Deducting Attorney’s Fees from Your Federal Income Taxes.

Written By: Gadtke & Beyer, LLC | Published On: 24th April 2010 | Category: Attorney's Fees | RSS Feed

Often times, clients ask whether they can deduct attorney’s fees paid in connection with their divorce or family law case from their federal income taxes. Generally, the answer is no. Attorney’s fees are not typically tax deductible. Exceptions exist, however, for attorney’s fees paid for tax advice and for the production or collection of income.

Section 212 of the Internal Revenue Code allows taxpayers to deduct attorney’s fees paid for tax advice. Thus, to the extent you can show that the fees paid were incurred for tax advice, you may be able to deduct them. Sometimes, during divorce proceedings, people consult with accountants or tax attorneys to evaluate the possible tax ramifications of a potential property settlement. Fees paid for such services would qualify as tax deductible attorney fees.

The second category of tax deductible attorney’s fees consists of fees paid for the production or collection of income. Typically, this factor arises in cases involving a dispute over spousal maintenance, either the right to receive spousal maintenance payments or an effort to increase a spousal maintenance obligation. Because the basis for deducting attorney’s fees is tied to the future generation of income, attorney’s fees paid to resist or reduce spousal maintenance payments are not tax deductible.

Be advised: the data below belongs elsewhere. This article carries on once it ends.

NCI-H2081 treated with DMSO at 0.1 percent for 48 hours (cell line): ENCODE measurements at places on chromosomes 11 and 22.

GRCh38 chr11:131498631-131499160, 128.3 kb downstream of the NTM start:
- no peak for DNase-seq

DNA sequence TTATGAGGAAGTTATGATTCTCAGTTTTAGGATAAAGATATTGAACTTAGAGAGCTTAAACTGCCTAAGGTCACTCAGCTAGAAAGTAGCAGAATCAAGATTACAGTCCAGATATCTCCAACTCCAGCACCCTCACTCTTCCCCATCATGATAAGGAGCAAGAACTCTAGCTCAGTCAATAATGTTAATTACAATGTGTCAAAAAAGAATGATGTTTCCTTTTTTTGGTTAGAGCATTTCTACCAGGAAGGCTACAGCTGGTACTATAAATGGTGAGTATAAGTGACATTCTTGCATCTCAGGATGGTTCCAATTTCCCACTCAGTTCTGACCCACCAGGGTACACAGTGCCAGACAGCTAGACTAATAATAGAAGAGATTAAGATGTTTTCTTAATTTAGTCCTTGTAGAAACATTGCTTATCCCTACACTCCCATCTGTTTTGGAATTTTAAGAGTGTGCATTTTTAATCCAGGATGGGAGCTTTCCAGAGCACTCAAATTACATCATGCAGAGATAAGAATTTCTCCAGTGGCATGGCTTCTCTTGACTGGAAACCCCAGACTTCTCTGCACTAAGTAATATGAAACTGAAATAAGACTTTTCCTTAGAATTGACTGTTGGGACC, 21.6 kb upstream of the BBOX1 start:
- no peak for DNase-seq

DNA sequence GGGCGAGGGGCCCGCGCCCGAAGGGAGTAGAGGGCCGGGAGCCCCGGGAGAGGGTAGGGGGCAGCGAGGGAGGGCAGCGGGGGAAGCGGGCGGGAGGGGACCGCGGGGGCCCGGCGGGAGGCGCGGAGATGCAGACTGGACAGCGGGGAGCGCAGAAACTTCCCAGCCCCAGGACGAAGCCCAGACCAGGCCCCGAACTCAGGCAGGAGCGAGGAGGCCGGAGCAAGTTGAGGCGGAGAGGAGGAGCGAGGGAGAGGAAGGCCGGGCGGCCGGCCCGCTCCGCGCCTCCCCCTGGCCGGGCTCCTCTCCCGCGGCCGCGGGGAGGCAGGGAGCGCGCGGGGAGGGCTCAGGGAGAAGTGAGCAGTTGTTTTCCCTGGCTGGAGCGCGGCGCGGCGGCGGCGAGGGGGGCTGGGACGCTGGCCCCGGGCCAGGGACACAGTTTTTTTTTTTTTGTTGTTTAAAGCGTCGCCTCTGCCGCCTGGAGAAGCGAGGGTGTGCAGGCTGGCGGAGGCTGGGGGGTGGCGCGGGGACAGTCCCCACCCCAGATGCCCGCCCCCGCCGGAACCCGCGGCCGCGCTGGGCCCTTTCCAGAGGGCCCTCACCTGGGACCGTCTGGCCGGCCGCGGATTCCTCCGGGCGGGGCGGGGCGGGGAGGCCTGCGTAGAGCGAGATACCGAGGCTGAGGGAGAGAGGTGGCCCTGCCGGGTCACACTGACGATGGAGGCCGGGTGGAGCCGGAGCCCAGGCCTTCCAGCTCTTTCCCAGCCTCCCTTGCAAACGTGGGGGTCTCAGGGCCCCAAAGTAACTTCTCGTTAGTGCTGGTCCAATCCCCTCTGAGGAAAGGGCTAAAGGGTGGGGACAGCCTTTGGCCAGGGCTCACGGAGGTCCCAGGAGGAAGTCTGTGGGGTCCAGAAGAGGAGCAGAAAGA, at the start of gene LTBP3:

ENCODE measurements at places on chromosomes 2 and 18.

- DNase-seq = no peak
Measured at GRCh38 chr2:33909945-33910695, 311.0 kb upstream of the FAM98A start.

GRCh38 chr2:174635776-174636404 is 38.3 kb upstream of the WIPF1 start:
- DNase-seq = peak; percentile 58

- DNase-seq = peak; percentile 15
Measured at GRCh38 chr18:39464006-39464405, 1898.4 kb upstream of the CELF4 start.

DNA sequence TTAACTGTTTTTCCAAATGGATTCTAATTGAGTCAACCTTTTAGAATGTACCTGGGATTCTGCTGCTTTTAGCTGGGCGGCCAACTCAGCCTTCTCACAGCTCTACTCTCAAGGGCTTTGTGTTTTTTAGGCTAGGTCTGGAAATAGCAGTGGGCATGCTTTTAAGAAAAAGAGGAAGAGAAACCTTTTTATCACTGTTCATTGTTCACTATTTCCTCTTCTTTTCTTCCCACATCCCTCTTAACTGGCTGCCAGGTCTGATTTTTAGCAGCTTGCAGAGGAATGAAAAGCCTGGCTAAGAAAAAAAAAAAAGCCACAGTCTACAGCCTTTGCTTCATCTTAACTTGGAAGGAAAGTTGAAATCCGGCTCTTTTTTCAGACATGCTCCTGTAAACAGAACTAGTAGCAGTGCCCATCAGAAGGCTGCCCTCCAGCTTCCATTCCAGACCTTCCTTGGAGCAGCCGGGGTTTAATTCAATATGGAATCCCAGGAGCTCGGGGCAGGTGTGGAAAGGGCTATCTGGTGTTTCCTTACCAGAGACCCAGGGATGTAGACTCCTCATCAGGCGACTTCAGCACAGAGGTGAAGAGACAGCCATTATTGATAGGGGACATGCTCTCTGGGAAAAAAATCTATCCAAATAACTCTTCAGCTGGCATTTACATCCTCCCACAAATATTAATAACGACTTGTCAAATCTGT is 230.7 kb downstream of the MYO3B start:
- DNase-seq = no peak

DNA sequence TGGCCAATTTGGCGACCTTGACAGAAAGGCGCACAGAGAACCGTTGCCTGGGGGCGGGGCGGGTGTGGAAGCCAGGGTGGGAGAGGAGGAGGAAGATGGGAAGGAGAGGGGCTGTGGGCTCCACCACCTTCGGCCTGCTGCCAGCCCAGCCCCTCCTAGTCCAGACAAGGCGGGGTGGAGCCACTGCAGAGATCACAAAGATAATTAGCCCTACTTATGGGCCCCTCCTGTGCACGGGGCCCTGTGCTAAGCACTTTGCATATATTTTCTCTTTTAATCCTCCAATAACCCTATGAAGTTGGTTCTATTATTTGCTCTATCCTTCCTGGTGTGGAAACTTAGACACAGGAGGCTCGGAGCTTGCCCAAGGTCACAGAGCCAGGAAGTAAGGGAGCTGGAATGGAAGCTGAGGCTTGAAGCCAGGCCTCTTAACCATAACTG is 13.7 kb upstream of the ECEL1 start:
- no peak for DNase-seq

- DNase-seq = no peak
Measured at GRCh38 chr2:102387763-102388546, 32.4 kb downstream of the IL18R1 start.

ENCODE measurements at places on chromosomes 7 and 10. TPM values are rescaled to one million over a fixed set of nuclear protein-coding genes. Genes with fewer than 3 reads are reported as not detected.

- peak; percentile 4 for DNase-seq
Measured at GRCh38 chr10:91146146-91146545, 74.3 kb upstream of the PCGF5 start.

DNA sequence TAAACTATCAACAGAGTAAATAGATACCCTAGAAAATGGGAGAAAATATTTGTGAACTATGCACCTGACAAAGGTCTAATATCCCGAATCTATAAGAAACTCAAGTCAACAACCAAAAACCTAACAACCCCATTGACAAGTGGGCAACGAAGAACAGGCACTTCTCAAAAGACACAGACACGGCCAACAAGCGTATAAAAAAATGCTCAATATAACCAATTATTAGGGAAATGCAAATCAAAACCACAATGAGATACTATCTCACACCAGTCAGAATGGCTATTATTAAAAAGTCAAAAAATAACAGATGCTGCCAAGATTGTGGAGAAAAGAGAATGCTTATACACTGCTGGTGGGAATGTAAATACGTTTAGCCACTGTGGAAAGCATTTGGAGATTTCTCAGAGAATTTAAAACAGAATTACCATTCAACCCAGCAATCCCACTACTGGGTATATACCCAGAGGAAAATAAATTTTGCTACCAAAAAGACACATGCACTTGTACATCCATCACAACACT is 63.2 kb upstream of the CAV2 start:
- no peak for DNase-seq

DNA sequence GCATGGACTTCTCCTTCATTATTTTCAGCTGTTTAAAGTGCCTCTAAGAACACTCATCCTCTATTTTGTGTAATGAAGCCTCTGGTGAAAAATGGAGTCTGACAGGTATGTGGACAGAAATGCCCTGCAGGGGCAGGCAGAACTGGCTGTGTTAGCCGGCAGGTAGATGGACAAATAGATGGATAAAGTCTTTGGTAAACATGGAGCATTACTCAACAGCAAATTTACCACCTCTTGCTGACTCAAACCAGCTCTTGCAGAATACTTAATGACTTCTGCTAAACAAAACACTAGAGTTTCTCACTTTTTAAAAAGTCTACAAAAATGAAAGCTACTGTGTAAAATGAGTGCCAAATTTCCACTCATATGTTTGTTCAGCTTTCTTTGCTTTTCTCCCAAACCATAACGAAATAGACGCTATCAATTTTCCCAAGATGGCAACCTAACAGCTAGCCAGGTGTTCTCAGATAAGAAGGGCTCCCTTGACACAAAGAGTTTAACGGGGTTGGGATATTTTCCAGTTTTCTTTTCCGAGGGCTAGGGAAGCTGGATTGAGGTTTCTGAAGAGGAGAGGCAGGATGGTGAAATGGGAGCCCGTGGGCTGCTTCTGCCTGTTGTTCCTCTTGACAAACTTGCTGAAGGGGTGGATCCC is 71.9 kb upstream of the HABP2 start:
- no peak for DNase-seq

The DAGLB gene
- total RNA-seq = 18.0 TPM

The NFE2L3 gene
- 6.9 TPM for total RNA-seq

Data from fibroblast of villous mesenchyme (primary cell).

It is also important to understand that both categories of deductible attorney’s fees – those paid for tax advice and those paid for the production or collection of income – are deductible as miscellaneous itemized deductions, subject to the 2% of AGI limitation. In other words, the itemized deductions are allowed by the IRS only to the extent that the “aggregate of such deductions exceeds 2 percent of [a person’s] adjusted gross income.” Attorney fees are not deductible for purposes of the alternative minimum tax. See IRC § 56 (b)(1)(A)(i).

The cost of obtaining a specific piece of property (e.g., an interest in a home or a business) should generally be capitalized – added to the basis of the property. Although this does not produce an immediate tax deduction, it does increase the depreciation of the asset (if the asset is depreciable) and will decrease the gain (or increase the loss) when the property is sold.

Deducting attorney’s fees is a complicated issue. Please be sure to discuss this issue (and any other tax related issues you may have) with your tax advisor.

by Robert W. Gadtke

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